Courtesy of Kelvin Qian
Qian often felt as if he was between two worlds in his time abroad.
It was over a year ago when I visited the city of Wuxi during my study-abroad program. I was with my roommate, a student at Donghua University, the university in Shanghai that hosted the program. And we were with three of my fellow study-abroad students plus their roommates, who were also local Donghua students.
We had a great time in Wuxi. We started the day by enjoying the sights of Taihu, the giant lake next to the city, and ended it with some very cheap hot pot. In between, we decided to visit the local temple.
All the while, my study-abroad classmates, who were all white, had curious people come up to them left and right. Unlike Shanghai, Wuxi doesn’t get many foreigners, so any foreigners who do visit instantly stand out. And at the temple, a couple of women went up to us and invited my classmates to take a picture with them.
Do you know who they didn’t invite? Me.
Instead, I stood with the roommates, watching from the side as my classmates posed with smiles and peace signs.
Am I not just as American as my fellow travelers, save for my race and heritage? In fact, I wasn’t upset. I actually liked blending in with the locals, to be able to go places without being stared at or being asked to take pictures.
If anything, blending in wasn’t something I could do back in the U.S., especially in school. I stood out from my peers; I was the perpetual foreigner. So when I saw my white classmates treated as actual foreigners, I thought, “Well, now you know what it feels like.”
And it was like that for the remainder of the program. I decided to blend in with everyone, and most of the time it worked. I was just another Chinese guy going about my way.
Sometimes, though, I did want people to see that other side of me. Sometimes I told people that I am an American, just like my classmates. Or that I’m a “hua yi ren,” a foreigner of Chinese heritage. Sometimes people understood that immediately; other times they were incredulous. Such was life in the liminal space, the space between two worlds.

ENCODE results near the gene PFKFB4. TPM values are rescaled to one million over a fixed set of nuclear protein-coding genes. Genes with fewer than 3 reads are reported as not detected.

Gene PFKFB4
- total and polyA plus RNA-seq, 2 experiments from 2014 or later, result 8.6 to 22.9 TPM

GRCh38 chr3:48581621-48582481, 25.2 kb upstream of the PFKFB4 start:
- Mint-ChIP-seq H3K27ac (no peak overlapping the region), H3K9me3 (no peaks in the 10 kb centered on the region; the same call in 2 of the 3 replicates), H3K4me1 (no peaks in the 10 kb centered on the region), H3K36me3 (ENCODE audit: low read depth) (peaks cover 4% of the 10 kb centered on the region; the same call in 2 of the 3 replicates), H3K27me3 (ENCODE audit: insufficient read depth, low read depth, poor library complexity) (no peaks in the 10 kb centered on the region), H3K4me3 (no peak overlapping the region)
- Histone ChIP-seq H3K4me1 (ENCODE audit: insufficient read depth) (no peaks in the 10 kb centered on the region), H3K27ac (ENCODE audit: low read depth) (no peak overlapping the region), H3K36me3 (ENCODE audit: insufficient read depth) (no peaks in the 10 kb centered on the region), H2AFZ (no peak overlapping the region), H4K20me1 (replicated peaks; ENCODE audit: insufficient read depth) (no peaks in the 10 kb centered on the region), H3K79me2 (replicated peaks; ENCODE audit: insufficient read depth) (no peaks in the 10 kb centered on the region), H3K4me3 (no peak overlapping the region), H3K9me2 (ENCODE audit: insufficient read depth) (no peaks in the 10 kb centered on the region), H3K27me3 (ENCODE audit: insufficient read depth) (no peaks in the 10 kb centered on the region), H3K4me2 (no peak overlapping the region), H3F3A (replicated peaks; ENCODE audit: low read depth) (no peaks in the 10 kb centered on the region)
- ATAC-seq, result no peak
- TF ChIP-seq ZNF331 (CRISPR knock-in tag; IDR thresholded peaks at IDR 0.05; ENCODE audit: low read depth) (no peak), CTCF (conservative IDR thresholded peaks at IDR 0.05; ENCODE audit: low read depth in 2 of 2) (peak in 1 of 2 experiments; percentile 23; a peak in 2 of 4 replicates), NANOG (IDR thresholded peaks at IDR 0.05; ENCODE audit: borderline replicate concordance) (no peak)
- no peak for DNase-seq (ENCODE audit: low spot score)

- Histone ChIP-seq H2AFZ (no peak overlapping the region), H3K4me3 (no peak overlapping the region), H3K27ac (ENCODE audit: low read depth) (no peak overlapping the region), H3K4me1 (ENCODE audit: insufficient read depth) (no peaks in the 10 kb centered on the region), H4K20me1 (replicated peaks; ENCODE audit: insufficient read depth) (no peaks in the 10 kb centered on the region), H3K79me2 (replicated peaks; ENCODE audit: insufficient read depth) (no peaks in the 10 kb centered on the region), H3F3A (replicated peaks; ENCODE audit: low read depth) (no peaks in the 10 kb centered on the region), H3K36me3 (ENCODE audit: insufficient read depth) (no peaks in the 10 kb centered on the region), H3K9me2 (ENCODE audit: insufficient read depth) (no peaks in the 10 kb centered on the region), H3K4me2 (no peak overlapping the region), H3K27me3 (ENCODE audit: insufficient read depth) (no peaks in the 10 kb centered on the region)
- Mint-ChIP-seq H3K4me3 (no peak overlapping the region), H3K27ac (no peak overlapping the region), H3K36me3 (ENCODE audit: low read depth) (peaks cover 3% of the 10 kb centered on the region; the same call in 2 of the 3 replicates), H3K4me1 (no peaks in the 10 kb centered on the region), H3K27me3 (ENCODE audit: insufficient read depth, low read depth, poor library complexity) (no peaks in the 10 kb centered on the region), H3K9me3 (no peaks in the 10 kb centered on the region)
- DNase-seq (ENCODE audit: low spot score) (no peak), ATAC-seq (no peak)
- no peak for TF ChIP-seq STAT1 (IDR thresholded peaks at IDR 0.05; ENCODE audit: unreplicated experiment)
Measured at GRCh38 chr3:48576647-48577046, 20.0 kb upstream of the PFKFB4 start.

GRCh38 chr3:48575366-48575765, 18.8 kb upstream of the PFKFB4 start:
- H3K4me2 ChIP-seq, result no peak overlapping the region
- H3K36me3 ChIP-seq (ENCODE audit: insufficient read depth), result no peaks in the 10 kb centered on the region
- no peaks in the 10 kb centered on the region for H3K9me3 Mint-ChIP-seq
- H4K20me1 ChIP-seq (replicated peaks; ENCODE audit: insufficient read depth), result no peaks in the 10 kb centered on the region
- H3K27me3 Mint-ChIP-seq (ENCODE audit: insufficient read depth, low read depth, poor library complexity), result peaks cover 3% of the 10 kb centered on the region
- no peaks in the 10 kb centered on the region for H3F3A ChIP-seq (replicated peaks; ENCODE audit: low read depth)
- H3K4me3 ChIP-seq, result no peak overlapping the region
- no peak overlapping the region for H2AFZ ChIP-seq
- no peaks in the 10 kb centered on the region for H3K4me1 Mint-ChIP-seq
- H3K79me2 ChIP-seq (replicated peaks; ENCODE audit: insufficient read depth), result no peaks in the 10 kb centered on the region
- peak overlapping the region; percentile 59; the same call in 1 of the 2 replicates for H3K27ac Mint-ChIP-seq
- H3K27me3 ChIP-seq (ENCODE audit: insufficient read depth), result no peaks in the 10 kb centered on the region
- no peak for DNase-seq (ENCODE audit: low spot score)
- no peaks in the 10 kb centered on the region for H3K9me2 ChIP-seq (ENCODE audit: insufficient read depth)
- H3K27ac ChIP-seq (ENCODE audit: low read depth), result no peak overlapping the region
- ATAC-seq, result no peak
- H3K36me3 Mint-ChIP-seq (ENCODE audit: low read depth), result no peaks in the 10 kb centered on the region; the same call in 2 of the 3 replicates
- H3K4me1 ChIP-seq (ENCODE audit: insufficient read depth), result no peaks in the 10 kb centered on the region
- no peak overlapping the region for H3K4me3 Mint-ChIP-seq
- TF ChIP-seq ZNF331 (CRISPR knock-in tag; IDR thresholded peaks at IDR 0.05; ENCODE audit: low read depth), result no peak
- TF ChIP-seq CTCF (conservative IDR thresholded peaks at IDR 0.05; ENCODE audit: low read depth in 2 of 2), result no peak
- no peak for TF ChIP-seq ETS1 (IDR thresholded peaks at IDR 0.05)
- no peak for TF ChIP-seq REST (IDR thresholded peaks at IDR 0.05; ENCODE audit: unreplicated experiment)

Halfway through our program, a new wave of international students arrived at Donghua, coming from places like Eastern Europe and Korea. After class a lot of them went down to Maia’s, the bar down the street that was the watering hole for many Donghua kids.
One night I was with my fellow students, taking advantage of China’s lower legal drinking age. Behind us was a table of four Korean women who were making lots of loud conversation. We started to wonder what they were celebrating.
We curious Americans began talking to them, and eventually we all migrated to their table. Turns out they were celebrating someone’s birthday. And turns out that they were here to learn Mandarin, just like us.
I knew some basic Korean phrases, some that I learned from K-pop and some that I learned from a Korean American student in our program. I decided to try them out. Our conversation went something like this:
“Annyeonghaseyo?” I said, using the Korean word for hello.
“You know Korean?!” they said.
I went on, saying the most complex Korean sentence I knew at the time: “I’m not Korean, I’m Chinese.”
“Wow, oh my goodness, your Korean is so good!”
I was surprised by how much they complimented my mediocre Korean. I knew that Koreans often praise non-native speakers for learning their language, but it’s a contrast with what I’ve experienced with Chinese. While people often praised my classmates’ Mandarin skills, the best I’d get would be, “Hey, not bad for a ‘hua yi ren.’”
Regardless, I kept going with my new Korean friends, juggling three languages as we showered each other with praise. We were all having a great time, socializing, taking pictures and adding each other on social media.
Around a week later, my friends and I went to Maia’s again. Now, a different group of Koreans was sitting at a nearby table. Like last time, they were impressed by my knowledge of basic Korean. And just like before, we ended up having a good time, concluding with drunken karaoke as we sung “Closer” together.
For those few nights, I felt what my classmates felt that day in Wuxi. They were celebrated as foreigners on Chinese soil, and I was celebrated as a visitor to Korean culture. And on those few nights, I was neither a perpetual foreigner in America, nor stuck in that liminal “hua yi ren” space in China. Rather, I was a stranger in a strange land and proud of it, someone who was invited to be in that picture.